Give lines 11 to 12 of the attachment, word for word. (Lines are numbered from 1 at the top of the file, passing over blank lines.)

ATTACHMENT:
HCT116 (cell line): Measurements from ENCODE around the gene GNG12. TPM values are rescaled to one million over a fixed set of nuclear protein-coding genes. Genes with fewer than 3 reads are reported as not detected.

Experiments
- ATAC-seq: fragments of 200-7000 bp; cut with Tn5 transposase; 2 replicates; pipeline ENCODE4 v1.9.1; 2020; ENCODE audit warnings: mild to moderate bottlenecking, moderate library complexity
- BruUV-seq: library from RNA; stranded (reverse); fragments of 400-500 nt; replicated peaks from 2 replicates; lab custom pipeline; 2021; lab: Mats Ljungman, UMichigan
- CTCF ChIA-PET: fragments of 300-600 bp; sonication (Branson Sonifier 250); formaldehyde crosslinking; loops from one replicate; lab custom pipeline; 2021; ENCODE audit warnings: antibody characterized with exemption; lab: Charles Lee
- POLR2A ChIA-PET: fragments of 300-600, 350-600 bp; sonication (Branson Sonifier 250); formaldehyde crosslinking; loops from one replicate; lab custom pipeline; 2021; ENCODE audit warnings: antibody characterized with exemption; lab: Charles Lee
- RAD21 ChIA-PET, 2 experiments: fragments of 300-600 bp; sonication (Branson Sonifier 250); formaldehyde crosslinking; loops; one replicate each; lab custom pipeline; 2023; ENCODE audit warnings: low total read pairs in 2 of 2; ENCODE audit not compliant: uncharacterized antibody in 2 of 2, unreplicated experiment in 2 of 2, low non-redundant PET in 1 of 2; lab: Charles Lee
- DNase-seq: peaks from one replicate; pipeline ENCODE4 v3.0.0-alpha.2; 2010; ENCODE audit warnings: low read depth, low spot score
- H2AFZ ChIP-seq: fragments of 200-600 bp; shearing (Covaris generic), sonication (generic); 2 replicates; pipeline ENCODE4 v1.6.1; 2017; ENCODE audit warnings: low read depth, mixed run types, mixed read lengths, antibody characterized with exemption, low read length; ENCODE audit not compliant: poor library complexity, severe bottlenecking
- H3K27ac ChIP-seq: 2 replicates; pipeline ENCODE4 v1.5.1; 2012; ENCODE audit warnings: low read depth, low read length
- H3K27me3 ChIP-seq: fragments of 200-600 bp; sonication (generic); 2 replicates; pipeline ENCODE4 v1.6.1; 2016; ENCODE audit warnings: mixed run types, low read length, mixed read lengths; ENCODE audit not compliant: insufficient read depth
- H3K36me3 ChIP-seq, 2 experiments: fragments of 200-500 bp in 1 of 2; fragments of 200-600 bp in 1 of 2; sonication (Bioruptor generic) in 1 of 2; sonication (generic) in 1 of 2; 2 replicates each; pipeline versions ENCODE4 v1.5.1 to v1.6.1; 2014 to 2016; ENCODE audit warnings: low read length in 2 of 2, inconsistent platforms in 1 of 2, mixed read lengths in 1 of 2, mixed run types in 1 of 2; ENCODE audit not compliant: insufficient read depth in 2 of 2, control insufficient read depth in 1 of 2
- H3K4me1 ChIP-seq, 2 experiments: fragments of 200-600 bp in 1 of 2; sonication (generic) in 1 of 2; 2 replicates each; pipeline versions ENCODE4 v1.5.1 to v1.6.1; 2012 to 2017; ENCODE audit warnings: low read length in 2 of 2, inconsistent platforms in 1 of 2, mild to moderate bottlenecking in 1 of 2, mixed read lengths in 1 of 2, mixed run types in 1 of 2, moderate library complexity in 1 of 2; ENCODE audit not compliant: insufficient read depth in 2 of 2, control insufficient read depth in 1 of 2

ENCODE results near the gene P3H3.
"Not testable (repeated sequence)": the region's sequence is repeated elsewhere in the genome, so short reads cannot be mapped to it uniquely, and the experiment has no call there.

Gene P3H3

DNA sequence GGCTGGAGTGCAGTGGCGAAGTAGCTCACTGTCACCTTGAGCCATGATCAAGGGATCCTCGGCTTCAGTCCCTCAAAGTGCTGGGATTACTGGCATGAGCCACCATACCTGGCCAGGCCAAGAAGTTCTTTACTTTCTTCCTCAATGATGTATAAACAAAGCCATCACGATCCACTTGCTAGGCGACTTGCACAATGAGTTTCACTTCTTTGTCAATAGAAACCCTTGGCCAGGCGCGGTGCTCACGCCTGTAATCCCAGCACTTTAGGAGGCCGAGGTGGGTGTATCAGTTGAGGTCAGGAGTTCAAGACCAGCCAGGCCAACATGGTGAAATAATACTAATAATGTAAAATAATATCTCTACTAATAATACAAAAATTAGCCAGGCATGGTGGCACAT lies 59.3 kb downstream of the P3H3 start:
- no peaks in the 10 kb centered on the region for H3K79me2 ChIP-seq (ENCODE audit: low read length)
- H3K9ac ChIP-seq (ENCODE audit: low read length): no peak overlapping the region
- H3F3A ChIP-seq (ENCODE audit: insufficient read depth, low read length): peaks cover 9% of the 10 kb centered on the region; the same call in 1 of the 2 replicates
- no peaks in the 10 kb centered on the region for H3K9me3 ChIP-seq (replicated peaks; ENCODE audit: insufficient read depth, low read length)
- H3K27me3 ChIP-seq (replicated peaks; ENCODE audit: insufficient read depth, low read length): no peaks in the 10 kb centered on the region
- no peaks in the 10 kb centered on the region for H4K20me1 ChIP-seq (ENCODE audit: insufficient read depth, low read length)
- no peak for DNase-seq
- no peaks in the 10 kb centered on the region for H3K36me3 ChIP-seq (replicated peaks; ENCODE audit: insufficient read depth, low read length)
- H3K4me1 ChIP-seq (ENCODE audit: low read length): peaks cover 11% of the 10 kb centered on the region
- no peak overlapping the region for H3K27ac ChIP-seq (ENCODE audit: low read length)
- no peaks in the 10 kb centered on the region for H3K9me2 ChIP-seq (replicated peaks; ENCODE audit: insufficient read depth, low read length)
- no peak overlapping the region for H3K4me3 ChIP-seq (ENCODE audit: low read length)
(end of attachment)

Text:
- H3K27me3 ChIP-seq: fragments of 200-600 bp; sonication (generic); 2 replicates; pipeline ENCODE4 v1.6.1; 2016; ENCODE audit warnings: mixed run types, low read length, mixed read lengths; ENCODE audit not compliant: insufficient read depth
- H3K36me3 ChIP-seq, 2 experiments: fragments of 200-500 bp in 1 of 2; fragments of 200-600 bp in 1 of 2; sonication (Bioruptor generic) in 1 of 2; sonication (generic) in 1 of 2; 2 replicates each; pipeline versions ENCODE4 v1.5.1 to v1.6.1; 2014 to 2016; ENCODE audit warnings: low read length in 2 of 2, inconsistent platforms in 1 of 2, mixed read lengths in 1 of 2, mixed run types in 1 of 2; ENCODE audit not compliant: insufficient read depth in 2 of 2, control insufficient read depth in 1 of 2